Recently in Mare's Musings Category
Here in the United States, this coming Thursday (November 28th) is a holiday we call, Thanksgiving.
I'm sure that every country in the world has a similar holiday: a day set aside to thank God for all we have--for all whom we love--for health, joy, life and peace. (Theoretically, that's the idea, anyway.)
The Race Track Chaplaincy of America / New York Division once again will do two really wonderful Thanksgiving-ish things for the people whom they serve with great love, 365 days a year. I've just taken the NYRA (New York Racing Association) press release that I received a few minutes ago--jijjed it up a bit--and highlighted contact info for both donors and media.
No fancy pictures--not even NYRA or RTCANY logos in this one: my computer had a cerebral hemorrhage this week, and I'm using a loaner until or unless my laptop can be fixed. So this is a bare-bones article--I hope that you don't need pretty pictures or logos--I hope that words are enough to convince you to care. And if you care...perhaps you'll decide to help.
Thanks for reading, folks--have a wonderful, blessed Thanksgiving, wherever you are. And if you're not in America on Thursday, November 28th--heck, celebrate with us, anyway! Have a turkey, tofurkey or sprouts sandwich, and thank God for all you've got.
Two topics are banging away at the top of my brain today.
Both must be addressed if I'm to get any sleep tonight. (I have a laundry list of articles to write in the next two weeks--even as I work on f!lly Magazine; teach and tackle the myriad other projects on my desk. If I let these two topics sit there on the list with the other stuff, they'll lose effect because they're time-sensitive.)
So let's talk about them: rather than writing two articles, I'm going to write one piece and divide it into two parts.
At first blush, you're going to think that I'm just confused. Surely, these two things have nothing to do with each other. But trust me--stay with me--these two things are most definitely connected.
But if you think that I'm confused--you will be wrong. For the tragedies, the fierceness and the raw emotions that are evoked by these two topics indeed are related.
Read on, o horse-loving race fans, and soon you shall know what I know...
Happy Breeders' Cup Friday: November 1, 2013. I could write an entire book about how the BC has become bloated--about the fact that f!llies and mares--like women in horse racing--are tossed into the back seat. Again.
But that's another rant, for another day. (And believe me, I WILL rant about it at some point in the very-near future.)
But today's column is my effort to get you, the race fan--the betting public--the lover of horses, and of the sport of racing them--to watch a race that will split your hearts wide-open. A race on which you can BET your brains out. A race of beautiful, elegant, historic horses--the very foundation of the Thoroughbred breed.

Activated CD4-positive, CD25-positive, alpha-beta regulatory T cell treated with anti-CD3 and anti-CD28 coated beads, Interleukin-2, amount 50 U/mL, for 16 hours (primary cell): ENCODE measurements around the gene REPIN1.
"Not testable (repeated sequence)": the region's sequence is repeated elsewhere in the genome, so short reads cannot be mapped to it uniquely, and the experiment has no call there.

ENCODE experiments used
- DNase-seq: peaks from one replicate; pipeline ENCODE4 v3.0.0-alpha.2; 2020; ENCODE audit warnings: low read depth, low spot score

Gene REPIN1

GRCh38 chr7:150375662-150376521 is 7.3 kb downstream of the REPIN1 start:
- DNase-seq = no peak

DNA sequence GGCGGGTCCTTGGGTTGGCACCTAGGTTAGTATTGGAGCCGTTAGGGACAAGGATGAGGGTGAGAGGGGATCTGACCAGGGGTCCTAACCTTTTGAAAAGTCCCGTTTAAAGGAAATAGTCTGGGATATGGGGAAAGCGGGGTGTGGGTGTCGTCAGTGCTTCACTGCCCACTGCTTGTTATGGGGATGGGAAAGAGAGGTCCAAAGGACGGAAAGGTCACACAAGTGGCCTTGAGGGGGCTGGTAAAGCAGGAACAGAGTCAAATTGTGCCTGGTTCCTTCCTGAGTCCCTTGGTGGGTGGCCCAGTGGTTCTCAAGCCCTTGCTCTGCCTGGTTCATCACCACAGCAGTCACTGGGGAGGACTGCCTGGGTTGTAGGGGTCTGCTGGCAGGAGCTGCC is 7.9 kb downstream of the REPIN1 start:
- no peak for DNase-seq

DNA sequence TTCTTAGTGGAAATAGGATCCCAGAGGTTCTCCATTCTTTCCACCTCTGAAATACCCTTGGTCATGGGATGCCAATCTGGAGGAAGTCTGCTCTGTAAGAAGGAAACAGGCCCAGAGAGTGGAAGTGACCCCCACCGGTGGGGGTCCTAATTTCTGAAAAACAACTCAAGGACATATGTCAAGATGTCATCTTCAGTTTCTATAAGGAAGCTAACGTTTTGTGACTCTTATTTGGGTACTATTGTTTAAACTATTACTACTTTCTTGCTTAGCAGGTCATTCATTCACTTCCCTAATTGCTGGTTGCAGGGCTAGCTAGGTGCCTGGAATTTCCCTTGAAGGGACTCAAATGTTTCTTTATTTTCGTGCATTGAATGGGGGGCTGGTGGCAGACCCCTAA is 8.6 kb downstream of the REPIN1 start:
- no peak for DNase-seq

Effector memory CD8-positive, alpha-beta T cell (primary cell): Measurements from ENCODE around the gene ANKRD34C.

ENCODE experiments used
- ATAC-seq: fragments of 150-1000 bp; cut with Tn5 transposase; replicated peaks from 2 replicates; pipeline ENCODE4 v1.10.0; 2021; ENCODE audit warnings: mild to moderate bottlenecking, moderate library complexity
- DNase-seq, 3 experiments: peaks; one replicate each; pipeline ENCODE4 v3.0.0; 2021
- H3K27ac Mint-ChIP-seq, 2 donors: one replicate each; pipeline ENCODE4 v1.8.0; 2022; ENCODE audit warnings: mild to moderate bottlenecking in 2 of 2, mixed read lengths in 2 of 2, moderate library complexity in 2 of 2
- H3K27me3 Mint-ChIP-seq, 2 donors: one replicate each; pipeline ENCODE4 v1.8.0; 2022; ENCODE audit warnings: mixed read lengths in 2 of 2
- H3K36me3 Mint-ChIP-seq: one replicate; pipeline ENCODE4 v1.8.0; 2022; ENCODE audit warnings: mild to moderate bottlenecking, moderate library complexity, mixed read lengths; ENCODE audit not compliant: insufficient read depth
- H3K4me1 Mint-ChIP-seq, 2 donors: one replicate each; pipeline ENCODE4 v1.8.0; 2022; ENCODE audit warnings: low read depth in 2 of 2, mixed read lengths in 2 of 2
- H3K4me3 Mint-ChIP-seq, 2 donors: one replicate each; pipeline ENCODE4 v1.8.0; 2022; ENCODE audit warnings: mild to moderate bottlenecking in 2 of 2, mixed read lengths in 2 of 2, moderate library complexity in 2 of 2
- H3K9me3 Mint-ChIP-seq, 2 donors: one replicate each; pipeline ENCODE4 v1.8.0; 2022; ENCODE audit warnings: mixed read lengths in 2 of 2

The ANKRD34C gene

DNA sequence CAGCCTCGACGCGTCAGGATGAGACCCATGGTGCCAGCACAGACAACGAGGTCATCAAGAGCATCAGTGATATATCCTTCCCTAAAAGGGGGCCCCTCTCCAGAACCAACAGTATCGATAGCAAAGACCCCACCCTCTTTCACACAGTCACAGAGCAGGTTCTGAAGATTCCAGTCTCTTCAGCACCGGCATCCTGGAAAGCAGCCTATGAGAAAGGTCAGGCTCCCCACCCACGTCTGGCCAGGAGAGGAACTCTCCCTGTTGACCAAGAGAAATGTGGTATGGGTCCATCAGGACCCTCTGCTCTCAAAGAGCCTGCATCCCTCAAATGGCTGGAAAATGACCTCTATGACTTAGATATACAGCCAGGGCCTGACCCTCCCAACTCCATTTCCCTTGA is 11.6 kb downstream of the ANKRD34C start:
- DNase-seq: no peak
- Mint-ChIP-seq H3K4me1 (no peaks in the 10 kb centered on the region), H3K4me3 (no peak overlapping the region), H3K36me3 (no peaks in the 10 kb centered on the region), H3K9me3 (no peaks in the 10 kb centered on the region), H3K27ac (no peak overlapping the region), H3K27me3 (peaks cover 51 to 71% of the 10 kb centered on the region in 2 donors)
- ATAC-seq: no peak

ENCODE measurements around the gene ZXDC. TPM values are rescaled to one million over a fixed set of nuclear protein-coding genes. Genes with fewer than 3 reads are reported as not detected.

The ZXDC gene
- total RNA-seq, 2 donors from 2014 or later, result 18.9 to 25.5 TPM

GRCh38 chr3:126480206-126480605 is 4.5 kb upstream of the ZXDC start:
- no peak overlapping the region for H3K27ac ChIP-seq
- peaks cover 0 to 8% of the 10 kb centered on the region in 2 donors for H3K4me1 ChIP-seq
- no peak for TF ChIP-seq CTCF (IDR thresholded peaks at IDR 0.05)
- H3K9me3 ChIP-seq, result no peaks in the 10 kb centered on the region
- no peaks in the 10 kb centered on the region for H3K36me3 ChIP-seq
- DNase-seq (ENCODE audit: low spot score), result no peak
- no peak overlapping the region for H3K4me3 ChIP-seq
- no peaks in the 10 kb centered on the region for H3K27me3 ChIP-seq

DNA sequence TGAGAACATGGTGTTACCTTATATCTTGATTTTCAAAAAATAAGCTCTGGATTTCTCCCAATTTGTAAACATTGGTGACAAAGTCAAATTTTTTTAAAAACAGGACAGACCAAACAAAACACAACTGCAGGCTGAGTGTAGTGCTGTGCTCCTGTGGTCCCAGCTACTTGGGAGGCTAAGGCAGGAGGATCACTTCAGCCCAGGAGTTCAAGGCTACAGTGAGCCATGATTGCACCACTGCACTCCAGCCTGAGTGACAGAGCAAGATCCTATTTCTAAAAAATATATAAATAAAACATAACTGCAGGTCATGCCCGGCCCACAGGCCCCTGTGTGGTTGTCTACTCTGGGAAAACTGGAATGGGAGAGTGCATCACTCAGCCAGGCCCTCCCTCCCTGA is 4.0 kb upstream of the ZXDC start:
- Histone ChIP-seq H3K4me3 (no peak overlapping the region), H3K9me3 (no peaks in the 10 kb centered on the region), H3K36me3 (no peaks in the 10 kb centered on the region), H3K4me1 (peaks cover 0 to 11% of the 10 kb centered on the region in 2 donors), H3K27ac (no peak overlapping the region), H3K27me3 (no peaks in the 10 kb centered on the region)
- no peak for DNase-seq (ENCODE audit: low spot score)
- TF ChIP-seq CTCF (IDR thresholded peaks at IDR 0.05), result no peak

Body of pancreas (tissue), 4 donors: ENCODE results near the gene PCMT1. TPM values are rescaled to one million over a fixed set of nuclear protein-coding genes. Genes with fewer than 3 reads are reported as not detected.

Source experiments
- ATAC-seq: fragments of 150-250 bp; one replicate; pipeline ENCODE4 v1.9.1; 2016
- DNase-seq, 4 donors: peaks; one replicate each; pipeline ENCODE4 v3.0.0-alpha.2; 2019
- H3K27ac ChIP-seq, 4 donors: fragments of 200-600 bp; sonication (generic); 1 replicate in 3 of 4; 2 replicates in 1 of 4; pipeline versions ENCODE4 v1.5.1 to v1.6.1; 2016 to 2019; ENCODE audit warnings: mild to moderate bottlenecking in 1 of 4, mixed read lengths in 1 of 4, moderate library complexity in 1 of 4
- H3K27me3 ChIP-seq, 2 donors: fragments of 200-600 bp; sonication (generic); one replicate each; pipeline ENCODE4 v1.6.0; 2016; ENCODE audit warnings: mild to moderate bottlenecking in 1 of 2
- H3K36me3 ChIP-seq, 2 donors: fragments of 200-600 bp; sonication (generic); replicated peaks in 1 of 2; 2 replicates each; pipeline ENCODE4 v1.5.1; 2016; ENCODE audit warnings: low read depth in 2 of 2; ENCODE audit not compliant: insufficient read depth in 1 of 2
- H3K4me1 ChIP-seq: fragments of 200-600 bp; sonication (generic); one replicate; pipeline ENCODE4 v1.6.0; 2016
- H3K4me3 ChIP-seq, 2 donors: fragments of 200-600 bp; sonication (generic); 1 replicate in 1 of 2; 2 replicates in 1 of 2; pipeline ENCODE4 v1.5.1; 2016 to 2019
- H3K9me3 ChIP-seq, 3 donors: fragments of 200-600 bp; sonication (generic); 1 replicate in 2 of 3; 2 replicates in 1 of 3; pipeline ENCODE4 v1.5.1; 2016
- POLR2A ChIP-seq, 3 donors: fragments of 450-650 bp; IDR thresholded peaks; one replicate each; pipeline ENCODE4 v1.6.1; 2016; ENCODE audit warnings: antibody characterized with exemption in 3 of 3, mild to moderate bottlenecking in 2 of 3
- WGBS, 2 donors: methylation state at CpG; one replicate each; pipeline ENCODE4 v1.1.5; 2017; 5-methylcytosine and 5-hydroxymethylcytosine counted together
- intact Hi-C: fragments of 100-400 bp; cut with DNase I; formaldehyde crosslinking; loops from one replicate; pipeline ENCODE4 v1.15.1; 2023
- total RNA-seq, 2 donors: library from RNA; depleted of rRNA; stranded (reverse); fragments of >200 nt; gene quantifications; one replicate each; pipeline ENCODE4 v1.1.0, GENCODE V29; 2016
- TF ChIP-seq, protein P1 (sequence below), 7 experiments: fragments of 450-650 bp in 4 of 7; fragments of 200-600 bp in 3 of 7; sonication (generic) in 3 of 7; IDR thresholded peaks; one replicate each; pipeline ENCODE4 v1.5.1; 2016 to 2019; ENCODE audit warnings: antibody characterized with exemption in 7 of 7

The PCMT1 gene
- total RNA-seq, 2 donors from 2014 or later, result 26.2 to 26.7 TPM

Yes, today at Santa Anita, under the banner of the Breeders' Cup--Arabian horses will race in the President of the United Arab Emirates Cup Invitational, and you're invited...
It's no secret that I far prefer the company of horses to that of humans.
Horses won't lie to you. And surely, they won't rob you of anything but your heart.
And people wonder why I say,
The more humans I meet...the more I love horses.
Wonder no more...
I've spent the better part of a decade writing, talking and generally being a nuisance in my quest to help bring females fully into the fold in horse racing.
Not that we're not fans of the sport--in fact, we're the majority of all paid admissions and television viewers. Id est, we are the majority of the fan base.
Not that we don't hold positions of authority in many places: NYRA is a prime example of a racing organization that can boast of many women in management.
The reasons why I'm still blowing this horn is that, inasmuch as we are the majority of the fan base, and work daily in virtually every job in the industry--still there are places where women are not welcome in horse racing.
Like, board rooms.
And many racing organizations (we won't name names here, Magna...) still host idiotic, demeaning, dehumanizing events like bikini contests to determine who should be an "ambassador" for the sport.
In other words: there's work to be done, and minds to open.
At least until women are taken off the banquet table and invited to the board of directors' table...
An Open Letter to the New York State Gaming Commission:
Dear Gaming Commission:
I am writing you today not just as a resident of New York State, or as a somewhat-interested party.
I am writing you because I am thoroughly entrenched in the world of horses and horse racing as a media representative, second--and horse-lover, first...
My peeps. I know you love horses. You wouldn't be reading the ramblings of this crazy Broad, if you weren't a horse lover. So you know that I'm obsessed, too.
But Love without action is useless.
If we say that we love someone--we talk about it all the time--blog about it--post photos of our beloved all Facebook--"like" everything that s/he posts--but wouldn't walk across the street if that person was strangling on a chicken bone--HOW can we call that, Love?